Mormons massaging public image as spotlight widens

As Mormon Mitt Romney runs for president, church leaders meet and greet the media to answer questions and inform.

By WAVENEY ANN MOORE, Times Staff Writer
Published November 24, 2007

Responding to the almost unprecedented spotlight on their faith generated by the presidential aspirations of former Massachusetts Gov. Mitt Romney, leaders of the Church of Jesus Christ of Latter-day Saints have launched a national campaign of their own.

Top leaders are talking to editorial boards, and staff members from the church's Salt Lake City headquarters and local volunteers are meeting other journalists to offer basic information about the faith, dispel misconceptions and highlight commonalities with traditional Christianity. The church also is talking about differences that separate it from other believers.

John Taylor, a spokesman who traveled to the Tampa Bay area as part of the public relations effort, said interest in the Mormon faith has soared over the past year. He said the church, which is politically neutral, is trying to be part of the national conversation about its doctrine to be sure its story is told accurately and fairly.

The American-born religion is battling two fronts: those who know little about the faith but hold negative perceptions, and others who are more knowledgeable and strongly disagree with the doctrine.

The Rev. Bill Martin falls into the latter group. He has Mormon ancestors, but also is the nephew of the late Walter Martin, author of Kingdom of the Cults, an evangelical standard that denounces Mormonism, Jehovah's Witnesses, New Thought religions such as the Unity movement and other faith communities.

Martin, pastor of Cornerstone Bible Church in St. Petersburg, has positive things to say about Mormons, but disagrees with their theology.

"I believe Mormon people are some of the most wonderful, neighborly, law-abiding people you can find in this country. They have held the line on a lot of moral issues that are important to American tradition," he said.

"Having said that, Mormonism is a theological and biblical perversion of Orthodox Christianity, because at the root of it, it is polytheistic."

The Rev. Alan Rowbotham, former senior minister of First Unity Church in St. Petersburg, thinks the Mormon church has taken the right step in trying to explain its faith.

"Any time there is clarity around an issue, it's a good thing," said Rowbotham, who is retired and publishes a newsletter, Spiritual Solutions.

"People seem to very often view that which is unknown to them or strange to them as being something that is bad, without any real understanding of what the tenets are."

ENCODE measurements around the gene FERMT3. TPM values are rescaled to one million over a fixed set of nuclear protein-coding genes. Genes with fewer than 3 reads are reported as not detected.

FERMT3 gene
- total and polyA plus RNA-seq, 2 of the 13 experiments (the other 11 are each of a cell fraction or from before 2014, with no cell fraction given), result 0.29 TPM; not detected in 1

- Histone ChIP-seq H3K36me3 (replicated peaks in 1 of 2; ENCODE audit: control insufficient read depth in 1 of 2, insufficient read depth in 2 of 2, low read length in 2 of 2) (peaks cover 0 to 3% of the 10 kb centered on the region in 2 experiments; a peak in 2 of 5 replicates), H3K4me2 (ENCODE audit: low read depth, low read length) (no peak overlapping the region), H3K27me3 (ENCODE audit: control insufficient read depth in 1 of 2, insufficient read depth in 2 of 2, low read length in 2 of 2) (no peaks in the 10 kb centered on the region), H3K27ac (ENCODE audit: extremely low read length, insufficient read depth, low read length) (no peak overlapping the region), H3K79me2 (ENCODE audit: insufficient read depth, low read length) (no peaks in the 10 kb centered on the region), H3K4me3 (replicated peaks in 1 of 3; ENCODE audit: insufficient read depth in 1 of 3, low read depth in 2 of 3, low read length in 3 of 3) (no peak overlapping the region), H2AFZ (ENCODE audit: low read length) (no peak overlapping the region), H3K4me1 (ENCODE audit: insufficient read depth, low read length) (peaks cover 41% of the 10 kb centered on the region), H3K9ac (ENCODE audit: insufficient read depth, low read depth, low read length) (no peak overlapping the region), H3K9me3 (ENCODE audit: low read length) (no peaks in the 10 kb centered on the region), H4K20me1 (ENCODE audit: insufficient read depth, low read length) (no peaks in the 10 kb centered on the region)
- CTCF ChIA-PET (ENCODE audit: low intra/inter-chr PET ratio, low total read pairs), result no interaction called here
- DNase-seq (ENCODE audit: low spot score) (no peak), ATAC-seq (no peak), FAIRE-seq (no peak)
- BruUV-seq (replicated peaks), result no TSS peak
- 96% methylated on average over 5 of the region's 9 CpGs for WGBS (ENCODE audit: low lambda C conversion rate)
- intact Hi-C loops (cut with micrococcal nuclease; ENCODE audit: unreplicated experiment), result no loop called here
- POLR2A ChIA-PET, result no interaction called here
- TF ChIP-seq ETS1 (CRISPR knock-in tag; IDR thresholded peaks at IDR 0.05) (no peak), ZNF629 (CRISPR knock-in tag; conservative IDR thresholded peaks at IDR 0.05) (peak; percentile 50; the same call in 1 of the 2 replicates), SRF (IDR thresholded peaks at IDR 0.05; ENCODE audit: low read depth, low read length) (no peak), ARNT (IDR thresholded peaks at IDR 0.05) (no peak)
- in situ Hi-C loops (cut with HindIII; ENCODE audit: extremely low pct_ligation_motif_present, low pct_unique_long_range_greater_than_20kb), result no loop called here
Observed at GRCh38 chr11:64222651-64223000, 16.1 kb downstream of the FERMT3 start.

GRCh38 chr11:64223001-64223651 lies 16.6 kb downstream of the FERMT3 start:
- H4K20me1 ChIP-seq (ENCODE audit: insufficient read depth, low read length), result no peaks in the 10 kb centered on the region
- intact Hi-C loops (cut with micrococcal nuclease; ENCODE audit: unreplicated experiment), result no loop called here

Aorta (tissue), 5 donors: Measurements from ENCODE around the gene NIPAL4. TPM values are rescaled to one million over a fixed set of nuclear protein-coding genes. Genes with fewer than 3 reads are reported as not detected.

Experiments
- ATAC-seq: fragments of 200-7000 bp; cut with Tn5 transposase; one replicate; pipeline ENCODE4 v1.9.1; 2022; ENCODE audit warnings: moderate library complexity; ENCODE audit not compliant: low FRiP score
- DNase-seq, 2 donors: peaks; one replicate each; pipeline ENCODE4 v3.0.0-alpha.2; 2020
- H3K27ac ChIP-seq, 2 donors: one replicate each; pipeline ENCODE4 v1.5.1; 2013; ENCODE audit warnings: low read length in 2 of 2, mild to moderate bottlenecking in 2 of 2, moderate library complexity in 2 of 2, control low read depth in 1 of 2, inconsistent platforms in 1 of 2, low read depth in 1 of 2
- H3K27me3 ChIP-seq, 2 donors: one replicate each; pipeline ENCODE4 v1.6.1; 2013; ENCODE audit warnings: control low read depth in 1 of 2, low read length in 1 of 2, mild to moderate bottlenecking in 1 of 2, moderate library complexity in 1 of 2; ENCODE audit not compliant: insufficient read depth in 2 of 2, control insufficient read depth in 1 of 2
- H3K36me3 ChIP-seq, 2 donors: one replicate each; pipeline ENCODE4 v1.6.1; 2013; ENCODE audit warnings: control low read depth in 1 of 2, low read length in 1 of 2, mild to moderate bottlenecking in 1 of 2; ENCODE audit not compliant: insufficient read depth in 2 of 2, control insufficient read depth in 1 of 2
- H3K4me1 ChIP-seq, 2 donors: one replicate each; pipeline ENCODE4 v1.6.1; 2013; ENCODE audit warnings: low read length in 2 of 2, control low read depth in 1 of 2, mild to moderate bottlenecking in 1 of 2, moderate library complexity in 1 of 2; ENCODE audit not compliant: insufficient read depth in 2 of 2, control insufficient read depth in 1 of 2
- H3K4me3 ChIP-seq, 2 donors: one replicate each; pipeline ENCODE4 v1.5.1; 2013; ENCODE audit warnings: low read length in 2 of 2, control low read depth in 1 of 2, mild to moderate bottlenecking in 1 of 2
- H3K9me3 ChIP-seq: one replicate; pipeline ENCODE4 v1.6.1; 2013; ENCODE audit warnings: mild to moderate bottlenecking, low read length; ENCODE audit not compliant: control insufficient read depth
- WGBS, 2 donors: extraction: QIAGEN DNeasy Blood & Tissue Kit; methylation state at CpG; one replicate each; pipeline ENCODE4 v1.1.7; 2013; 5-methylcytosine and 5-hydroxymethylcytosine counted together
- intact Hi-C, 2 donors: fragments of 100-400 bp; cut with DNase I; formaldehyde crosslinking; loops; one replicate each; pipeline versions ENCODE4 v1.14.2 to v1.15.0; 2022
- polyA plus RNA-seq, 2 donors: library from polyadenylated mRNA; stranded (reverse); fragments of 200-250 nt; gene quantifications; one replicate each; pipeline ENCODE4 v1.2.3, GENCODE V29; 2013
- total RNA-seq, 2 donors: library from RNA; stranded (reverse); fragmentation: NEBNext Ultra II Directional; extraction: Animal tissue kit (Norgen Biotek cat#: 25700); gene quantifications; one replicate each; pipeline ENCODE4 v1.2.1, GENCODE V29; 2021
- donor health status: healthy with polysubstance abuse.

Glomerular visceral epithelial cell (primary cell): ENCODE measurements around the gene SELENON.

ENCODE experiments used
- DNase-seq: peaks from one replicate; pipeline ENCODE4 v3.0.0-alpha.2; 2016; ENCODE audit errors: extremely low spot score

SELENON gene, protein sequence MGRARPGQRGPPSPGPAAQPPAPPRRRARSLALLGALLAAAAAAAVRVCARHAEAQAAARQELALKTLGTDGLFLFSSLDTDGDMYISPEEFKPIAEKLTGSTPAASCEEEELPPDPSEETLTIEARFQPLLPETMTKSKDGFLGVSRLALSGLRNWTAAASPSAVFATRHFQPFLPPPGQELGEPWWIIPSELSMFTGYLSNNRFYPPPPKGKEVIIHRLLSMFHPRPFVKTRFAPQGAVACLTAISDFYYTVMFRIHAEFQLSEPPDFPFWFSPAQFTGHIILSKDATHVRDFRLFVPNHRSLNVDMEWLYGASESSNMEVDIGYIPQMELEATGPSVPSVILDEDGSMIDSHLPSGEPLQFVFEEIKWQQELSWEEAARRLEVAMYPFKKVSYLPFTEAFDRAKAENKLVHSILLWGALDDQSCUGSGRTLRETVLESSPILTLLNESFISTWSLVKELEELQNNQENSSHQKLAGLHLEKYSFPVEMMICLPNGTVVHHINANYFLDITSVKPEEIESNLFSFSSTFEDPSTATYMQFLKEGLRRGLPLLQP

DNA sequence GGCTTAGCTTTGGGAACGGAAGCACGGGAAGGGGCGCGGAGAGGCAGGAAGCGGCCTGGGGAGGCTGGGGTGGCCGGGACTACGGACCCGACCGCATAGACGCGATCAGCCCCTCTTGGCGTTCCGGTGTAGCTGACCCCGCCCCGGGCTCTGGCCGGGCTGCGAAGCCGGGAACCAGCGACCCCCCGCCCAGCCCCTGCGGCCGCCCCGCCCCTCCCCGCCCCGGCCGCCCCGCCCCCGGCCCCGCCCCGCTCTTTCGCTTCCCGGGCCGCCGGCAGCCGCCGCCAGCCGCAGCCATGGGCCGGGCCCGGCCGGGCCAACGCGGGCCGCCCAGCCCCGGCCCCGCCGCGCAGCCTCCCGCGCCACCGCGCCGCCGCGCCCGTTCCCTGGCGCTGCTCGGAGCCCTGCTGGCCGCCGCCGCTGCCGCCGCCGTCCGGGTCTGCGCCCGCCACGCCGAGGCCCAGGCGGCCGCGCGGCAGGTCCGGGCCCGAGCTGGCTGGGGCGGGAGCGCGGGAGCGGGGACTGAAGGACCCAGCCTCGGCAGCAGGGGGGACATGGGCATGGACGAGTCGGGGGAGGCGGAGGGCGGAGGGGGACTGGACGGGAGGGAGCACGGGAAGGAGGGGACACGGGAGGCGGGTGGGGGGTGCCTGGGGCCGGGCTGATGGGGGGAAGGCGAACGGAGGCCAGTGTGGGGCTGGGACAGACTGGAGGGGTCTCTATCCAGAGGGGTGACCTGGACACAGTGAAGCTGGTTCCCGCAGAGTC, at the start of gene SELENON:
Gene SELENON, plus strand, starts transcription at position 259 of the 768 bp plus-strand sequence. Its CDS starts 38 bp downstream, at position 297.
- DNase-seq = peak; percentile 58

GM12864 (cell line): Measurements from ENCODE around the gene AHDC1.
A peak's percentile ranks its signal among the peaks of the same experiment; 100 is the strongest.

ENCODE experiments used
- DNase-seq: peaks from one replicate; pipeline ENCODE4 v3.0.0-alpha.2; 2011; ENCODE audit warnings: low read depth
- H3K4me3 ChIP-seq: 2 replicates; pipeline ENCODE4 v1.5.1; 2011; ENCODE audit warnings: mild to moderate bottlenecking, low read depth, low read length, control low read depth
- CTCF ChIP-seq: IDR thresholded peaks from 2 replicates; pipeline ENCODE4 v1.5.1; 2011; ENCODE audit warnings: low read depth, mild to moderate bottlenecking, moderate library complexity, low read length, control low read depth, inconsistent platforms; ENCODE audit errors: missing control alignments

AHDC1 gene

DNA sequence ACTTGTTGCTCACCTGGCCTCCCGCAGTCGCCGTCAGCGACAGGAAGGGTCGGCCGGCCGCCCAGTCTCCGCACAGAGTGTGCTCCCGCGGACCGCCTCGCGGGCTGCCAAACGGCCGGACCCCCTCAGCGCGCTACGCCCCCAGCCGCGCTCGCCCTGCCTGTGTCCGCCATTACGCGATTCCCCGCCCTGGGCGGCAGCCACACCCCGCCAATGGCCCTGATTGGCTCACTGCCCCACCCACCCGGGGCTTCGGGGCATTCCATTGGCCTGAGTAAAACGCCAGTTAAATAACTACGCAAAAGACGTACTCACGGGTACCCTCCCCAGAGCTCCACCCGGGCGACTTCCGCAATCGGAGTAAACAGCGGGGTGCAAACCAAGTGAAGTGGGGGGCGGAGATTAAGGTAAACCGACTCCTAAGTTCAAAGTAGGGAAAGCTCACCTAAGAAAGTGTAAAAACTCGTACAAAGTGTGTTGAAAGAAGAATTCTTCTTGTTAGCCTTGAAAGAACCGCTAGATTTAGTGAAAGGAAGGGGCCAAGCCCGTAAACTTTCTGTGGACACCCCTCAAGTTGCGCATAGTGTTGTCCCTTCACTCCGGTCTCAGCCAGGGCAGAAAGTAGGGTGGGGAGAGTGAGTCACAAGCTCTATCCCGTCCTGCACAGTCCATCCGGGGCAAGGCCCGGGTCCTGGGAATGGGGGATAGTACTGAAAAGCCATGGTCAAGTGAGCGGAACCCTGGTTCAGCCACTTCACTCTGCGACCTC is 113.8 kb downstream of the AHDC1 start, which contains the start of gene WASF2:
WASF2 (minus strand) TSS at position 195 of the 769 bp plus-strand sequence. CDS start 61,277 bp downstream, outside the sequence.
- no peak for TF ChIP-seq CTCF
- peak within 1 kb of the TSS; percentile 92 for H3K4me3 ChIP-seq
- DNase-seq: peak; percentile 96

During a recent visit to the area, Taylor quietly and earnestly answered some of the questions detractors regularly raise about his faith: polygamy, blacks in the church, temple rituals and supplementary scriptures.

"We believe in Jesus Christ. He is the core and center of everything we do. We worship him. We honor him," said Taylor, who was accompanied by Janis Gillrie, a volunteer public relations spokeswoman from Tampa.

He mentioned other commonalities with Christians. Mormons believe in the Bible, share a concern for the poor and work with other faiths to help those in need.

"We're not Catholic. We're not Protestant," Taylor said. "We are restored New Testament Christians. We believe in the restoration of the original Christian church that Jesus Christ originated on Earth, with a lay ministry, apostles and people of faith who are trying to emulate Jesus Christ."

The church's additional scriptures, the Book of Mormon - which tells about Jesus' ministry in America after his resurrection - the Pearl of Great Price, and Doctrine and Covenants, help Mormons better understand Jesus Christ, he said.

Polygamy has been outlawed for 117 years by the church, Taylor said. Additionally, although black males were not given the priesthood until 1978 - when church leaders received a revelation that the policy should be changed - news of their acceptance "was greeted with joy. It was greeted with rejoicing," he said.

Today, Taylor said, Mormons are diverse, with a quarter-million believers in Africa. Blacks are also in leadership positions, he said.

As for the secret temple rites, the most important of which is the "sealing" of husbands, wives and children as families for eternity, Taylor said, "I wouldn't refer to them as secret. I would refer to them as sacred."

Waveney Ann Moore can be reached at wmoore@sptimes.com or 727 892-2283.

Fast Facts:

By the numbers

6-million members in the United States

13-million members worldwide

20,000 chapels worldwide

Mormons in politics

16 in the U.S. Congress

Michael Leavitt, U.S. Secretary of Health and Human Services

Mitt Romney, presidential candidate and former Massachusetts governor

Harry Reid, Senate majority leader

Famous Mormons

Marie Osmond

Gladys Knight

Health codes forbid: Coffee, tea, alcohol, illegal drugs and tobacco.